When in 1950 Alan Turing first proposed an approach to distinguish the “minds” of machines from those of human beings, the idea that a machine could ever achieve human-level intelligence was almost laughable.
In the Turing test—which Turing himself originally called the “imitation game“—human participants conduct a conversation with unknown users to determine if they’re talking to a human or a computer. In 2014, a chatbot masquerading as a Ukrainian teenager named Eugene Goostman seemed to put one of the first nails in the Turing test’s coffin by fooling more than one-third of human interrogators into thinking they were talking to another human, although some researchers dispute the claim that the chatbot passed the test.
Today, we run into seemingly intelligent machines all day long. Our smart speakers tell us to bring umbrellas on our way out the door and large language models (LLMs) like ChatGPT can write promotion-worthy emails. Stacked up against a human, these machines might be easy to confuse with the real thing.
Does this mean the Turing test is a thing of the past?
In a new paper published 10 November in the journal Intelligent Computing, a pair of researchers have proposed a new kind of intelligence test that treats machines as participants of a psychological study to determine how closely their reasoning skills match those of human beings. The researchers are Philip Johnson-Laird, a Princeton psychology professor and pioneer of the mental model of human reasoning, and Marco Ragni, a professor of predictive analytics at Chemnitz University of Technology, in Germany.
“As chatbots have approached and succeeded at the Turing test, it has quietly slipped away from importance.” —Anders Sandberg, University of Oxford
In their paper, Johnson-Laird and Ragni argue that the Turing test was never a good measure of machine intelligence in the first place, as it fails to address the process of human thinking.
“Given that such algorithms do not reason in the way that humans do, the Turing test and any others it has inspired are obsolete,” they write.
This assertion is one that Anders Sandberg, a senior research fellow at the University of Oxford’s Future of Humanity Institute, says he agrees with. That said, he’s not convinced that a human-reasoning assessment will be the ultimate test of intelligence either.
“As chatbots have approached and succeeded at the Turing test, it has quietly slipped away from importance,” Sandberg says. “This paper tries to see if a program reasons the way humans reason. That is both interesting and useful, but will of course only tell us if there is human-style intelligence, not some other form of potentially valuable intelligence.”
Likewise, even though Turing tests may be going out of fashion, Huma Shah, an assistant professor of computing at the University of Coventry, in England, whose research has focused on the Turing test and machine intelligence, says that doesn’t necessarily mean they’re no longer useful.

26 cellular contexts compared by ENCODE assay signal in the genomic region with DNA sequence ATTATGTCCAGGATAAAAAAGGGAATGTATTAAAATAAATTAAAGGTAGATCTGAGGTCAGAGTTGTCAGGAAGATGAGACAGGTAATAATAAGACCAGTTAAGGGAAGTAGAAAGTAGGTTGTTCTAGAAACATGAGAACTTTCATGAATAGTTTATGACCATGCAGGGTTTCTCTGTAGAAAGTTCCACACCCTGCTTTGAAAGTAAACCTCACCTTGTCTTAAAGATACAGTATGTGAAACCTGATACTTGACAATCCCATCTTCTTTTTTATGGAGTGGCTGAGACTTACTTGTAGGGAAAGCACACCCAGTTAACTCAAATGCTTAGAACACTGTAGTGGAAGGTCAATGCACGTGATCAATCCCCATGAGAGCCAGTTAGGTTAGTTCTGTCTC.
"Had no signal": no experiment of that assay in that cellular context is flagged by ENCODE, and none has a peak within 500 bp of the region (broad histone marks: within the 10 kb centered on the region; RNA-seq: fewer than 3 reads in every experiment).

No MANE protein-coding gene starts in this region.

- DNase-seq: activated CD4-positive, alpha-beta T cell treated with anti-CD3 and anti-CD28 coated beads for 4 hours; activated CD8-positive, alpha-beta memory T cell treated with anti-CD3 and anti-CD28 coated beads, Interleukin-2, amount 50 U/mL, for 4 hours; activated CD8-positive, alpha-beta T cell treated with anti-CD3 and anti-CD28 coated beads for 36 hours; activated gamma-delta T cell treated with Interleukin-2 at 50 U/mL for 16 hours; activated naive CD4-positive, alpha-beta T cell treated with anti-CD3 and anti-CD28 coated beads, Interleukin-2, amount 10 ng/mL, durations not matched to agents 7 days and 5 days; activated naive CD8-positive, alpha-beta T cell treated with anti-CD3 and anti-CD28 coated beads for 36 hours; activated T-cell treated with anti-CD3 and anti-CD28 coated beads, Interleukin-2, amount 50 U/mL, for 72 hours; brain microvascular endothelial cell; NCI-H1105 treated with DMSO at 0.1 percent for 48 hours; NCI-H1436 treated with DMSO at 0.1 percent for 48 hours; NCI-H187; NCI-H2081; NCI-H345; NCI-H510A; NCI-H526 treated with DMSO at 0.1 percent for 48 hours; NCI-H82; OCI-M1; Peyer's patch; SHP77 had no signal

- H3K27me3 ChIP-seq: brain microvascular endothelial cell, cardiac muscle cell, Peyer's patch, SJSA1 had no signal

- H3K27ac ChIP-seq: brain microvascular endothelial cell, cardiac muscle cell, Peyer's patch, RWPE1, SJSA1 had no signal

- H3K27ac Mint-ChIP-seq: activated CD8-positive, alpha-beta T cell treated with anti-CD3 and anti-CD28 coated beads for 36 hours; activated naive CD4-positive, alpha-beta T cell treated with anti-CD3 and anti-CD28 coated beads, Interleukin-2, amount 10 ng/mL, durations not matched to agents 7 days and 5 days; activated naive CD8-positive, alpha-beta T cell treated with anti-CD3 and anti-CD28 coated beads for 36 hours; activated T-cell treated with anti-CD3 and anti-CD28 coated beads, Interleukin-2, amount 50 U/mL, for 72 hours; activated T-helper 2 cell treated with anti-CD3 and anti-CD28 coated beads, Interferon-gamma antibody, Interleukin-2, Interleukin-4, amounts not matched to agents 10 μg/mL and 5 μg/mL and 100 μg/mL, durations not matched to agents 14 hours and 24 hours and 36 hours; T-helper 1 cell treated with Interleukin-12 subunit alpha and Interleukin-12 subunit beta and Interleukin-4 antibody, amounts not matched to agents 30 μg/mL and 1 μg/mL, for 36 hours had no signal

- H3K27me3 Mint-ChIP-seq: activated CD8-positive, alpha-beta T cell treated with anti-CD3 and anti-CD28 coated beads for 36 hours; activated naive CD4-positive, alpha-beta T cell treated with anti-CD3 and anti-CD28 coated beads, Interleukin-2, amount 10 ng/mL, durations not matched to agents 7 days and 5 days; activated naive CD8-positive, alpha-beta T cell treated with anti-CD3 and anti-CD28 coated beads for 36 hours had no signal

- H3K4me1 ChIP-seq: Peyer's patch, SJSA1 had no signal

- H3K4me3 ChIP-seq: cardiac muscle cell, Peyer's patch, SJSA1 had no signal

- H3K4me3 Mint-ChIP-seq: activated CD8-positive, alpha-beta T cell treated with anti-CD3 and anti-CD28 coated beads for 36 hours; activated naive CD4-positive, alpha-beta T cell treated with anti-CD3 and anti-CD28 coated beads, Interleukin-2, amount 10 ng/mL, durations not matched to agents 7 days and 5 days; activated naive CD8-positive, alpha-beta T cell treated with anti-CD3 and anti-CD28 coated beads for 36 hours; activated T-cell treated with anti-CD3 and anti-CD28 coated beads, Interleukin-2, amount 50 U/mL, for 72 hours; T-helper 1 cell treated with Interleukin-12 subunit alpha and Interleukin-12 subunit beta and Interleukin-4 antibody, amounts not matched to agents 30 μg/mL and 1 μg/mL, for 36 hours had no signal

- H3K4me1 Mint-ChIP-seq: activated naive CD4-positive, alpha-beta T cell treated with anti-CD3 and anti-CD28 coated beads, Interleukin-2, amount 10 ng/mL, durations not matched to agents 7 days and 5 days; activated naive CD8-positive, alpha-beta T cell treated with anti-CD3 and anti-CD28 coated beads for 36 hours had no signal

“In terms of indistinguishability, no, [the Turing test is not obsolete],” Shah says. “You can apply indistinguishability to other areas where we would want a machine’s performance to be as good as or better than a human carrying out that task efficiently and ethically. For example, in facial recognition, or the ability to drive safely while avoiding hurting passengers and pedestrians.”
As for Johnson-Laird and Ragni’s test, it would be carried out in three steps. First, machines would be asked a number of questions to test their own reasoning—for example, they could be asked, “If Ann is intelligent, does it follow that Ann is intelligent or she is rich, or both?” They would then be tested on whether or not they understood their own reasoning, such as with the response “Nothing in the premise supports the possibility that Ann is rich.” Finally, researchers would take a look under the hoods of the machines to determine whether the neural networks are built to simulate human cognition.
This last step is where Sandberg worries there could be complications.
“The last step can be very hard,” he says. “Most LLMs are vast neural networks that are not particularly inspectable, despite much research on how to do this.”
Translating a machine’s internal representation of reasoning into a form that humans can understand may even ultimately distort the original nature of the machine’s thought process, Sandberg says. In other words, would we recognize a machine’s interpretation of human reasoning if we saw it?
This question is especially complicated, as the science of human cognition itself isn’t yet set in stone.
While replacing the Turing test may not be a simple process, Shah says that alternatives like this reasoning test have the opportunity to advance how we think about these big questions, like what it means to be human. They may also help shed light on what it means to be a computer, such as what processes take place inside a neural network’s black box.
“If new tests for human-machine indistinguishability progress machine ‘explainability’—for example, the ‘reasoning’ in algorithms that render their decision-making comprehensible to the general public, such as in financial algorithms for insurance, mortgages, loans, etc., then this objective is an invaluable contribution to progressing intelligent machinery,” Shah says.
- Untold History of AI: Why Alan Turing Wanted AI Agents to Make Mistakes ›
- AI Researchers Propose a Machine Vision Turing Test ›